Sunday, December 17, 2006
I bet that Russian kids hate kasha as much as American children hate broccoli or brussels sprouts. Kasha is one of those foods that parents force on kids. I grew up hearing that you must eat a lot of kasha to be healthy and strong. Even now, when I have trouble opening a jar or something, my mom shakes her head and says that I haven't eaten enough kasha. Watery, bland kasha served in Soviet cafeterias also has something to do with the revulsion some people feel toward porridge.
Me, I've always liked kasha, especially oatmeal, cream of wheat and rice. Oatmeal and cream of wheat are self-explanatory; rice kasha is perhaps the Russian equivalent of rice pudding. Milk and rice are cooked together until the rice absorbs most of the milk; this kasha is eaten with a little butter and sugar. Undoubtedly I like kasha because my mom and grandmother made it well, with milk. Occasionally my mom will ask me, who is nearly American, why Americans do this or that. One of her more frequent questions is why do Americans make their hot cereal with water instead of milk? I don't know, Americans, why do you? Hot cereal made with milk is creamy comfort food; made with water, it's dour diet food. I confess that American rice pudding eaten cold is, too, a mystery. Why eat cold milky rice when it tastes so much better hot?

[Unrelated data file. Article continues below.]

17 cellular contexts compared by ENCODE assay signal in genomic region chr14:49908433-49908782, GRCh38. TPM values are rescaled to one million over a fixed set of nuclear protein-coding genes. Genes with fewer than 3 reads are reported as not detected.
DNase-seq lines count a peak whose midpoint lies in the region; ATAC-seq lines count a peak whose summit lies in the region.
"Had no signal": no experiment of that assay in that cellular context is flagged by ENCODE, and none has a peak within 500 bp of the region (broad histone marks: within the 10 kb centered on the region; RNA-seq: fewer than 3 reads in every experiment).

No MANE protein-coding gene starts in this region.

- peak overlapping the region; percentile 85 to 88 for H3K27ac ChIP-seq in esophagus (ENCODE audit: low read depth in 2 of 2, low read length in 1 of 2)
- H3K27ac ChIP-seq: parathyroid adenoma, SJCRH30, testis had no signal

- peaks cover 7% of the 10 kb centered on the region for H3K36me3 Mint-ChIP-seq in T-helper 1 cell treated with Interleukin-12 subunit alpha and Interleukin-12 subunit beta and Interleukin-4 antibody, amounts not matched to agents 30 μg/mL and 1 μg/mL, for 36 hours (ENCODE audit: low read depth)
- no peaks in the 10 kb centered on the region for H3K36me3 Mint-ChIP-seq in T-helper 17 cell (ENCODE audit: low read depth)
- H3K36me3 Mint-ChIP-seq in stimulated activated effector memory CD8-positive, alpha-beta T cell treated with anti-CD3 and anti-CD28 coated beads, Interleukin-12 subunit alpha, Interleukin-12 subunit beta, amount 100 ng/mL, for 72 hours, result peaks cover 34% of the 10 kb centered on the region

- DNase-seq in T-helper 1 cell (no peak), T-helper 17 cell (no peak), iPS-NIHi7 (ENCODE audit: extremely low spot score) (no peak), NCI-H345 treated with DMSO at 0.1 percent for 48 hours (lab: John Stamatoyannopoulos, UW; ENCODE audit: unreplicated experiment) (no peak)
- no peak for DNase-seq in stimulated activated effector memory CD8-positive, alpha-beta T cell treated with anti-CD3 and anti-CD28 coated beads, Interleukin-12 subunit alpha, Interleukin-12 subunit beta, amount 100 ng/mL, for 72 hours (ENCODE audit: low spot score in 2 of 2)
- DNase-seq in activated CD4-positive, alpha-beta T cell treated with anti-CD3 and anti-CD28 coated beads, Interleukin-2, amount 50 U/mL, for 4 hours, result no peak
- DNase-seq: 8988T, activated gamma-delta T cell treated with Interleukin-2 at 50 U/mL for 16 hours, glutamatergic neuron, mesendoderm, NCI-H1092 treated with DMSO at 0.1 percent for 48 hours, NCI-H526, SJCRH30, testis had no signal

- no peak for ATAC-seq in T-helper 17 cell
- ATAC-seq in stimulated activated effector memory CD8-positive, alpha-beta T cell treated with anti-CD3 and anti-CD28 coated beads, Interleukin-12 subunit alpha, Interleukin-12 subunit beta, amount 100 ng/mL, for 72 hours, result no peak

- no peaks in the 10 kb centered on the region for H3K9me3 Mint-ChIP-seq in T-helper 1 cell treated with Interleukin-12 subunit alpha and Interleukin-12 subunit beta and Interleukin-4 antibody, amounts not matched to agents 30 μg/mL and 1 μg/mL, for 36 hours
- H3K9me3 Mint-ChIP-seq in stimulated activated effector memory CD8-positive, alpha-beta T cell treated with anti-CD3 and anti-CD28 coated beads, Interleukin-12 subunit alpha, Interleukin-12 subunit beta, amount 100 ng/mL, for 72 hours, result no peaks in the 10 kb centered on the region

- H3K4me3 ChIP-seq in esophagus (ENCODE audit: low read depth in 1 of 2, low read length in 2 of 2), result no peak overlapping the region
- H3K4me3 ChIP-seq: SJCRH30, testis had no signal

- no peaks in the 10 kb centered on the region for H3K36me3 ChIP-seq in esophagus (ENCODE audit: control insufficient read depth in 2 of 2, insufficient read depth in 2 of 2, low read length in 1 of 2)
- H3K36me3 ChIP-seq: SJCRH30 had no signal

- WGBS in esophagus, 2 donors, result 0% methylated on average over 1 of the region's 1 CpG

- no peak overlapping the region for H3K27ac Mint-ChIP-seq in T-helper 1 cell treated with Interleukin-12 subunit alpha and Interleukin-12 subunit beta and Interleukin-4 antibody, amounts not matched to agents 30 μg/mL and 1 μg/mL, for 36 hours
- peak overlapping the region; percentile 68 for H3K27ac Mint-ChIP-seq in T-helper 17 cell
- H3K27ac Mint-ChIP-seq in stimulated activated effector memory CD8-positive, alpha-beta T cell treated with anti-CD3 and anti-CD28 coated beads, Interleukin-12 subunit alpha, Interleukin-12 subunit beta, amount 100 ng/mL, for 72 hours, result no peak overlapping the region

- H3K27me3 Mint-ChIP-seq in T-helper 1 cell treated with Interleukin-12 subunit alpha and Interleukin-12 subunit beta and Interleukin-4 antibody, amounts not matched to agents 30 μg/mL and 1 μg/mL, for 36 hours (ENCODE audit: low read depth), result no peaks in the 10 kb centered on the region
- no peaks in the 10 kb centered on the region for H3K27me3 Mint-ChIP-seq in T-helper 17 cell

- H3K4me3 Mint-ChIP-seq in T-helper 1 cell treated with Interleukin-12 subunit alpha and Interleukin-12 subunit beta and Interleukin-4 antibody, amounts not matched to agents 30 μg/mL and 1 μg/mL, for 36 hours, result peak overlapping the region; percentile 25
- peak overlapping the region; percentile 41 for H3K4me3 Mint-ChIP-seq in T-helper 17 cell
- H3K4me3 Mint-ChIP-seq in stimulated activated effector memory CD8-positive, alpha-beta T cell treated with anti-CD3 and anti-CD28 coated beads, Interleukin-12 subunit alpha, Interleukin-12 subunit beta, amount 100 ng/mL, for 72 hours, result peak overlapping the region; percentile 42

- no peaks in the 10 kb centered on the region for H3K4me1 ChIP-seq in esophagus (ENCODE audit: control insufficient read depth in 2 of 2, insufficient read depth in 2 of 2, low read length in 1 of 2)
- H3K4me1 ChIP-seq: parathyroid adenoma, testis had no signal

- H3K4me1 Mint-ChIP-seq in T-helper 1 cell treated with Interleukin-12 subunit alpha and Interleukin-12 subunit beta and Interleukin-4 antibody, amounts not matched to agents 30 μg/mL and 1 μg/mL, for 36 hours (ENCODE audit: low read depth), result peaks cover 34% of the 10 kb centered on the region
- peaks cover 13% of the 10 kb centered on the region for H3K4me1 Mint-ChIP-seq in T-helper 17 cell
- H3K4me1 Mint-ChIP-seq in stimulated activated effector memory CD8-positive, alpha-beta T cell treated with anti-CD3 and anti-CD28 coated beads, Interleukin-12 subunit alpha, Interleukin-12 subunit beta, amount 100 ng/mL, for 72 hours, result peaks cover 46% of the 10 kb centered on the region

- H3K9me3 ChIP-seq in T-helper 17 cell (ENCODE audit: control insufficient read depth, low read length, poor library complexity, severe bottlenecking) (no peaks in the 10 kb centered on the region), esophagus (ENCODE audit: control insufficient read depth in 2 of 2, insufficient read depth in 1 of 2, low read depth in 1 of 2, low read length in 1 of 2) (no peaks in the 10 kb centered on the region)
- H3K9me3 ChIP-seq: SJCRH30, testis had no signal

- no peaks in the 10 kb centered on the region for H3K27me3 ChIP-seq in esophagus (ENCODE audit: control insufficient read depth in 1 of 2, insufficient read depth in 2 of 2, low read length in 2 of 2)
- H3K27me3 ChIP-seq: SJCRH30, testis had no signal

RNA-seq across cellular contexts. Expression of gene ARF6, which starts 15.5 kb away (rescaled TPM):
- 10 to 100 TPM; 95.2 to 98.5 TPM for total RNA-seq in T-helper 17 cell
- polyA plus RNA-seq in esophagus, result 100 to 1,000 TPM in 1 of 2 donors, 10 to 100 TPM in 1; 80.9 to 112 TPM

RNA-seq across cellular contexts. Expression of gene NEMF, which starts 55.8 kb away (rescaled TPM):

I don't eat kasha very often anymore--I hardly need to grow big and strong at this point. But every once in a while I get a craving for it. Here's a recipe for oatmeal, made mama's way.
Gerkylesovaia Kasha (Oatmeal)
Bring a cup of milk to a slow boil using medium-low heat. Add a pinch of salt and sugar, then slowly add 1/2 cup of oatmeal (rolled oats; not instant). Reduce the heat to low, and let the oatmeal simmer 10-15 minutes, stirring every couple of minutes. If the oatmeal is too thick, add a splash of milk. Eat with a little butter and a handful of dried fruit of your choice--I like cranberries and cherries.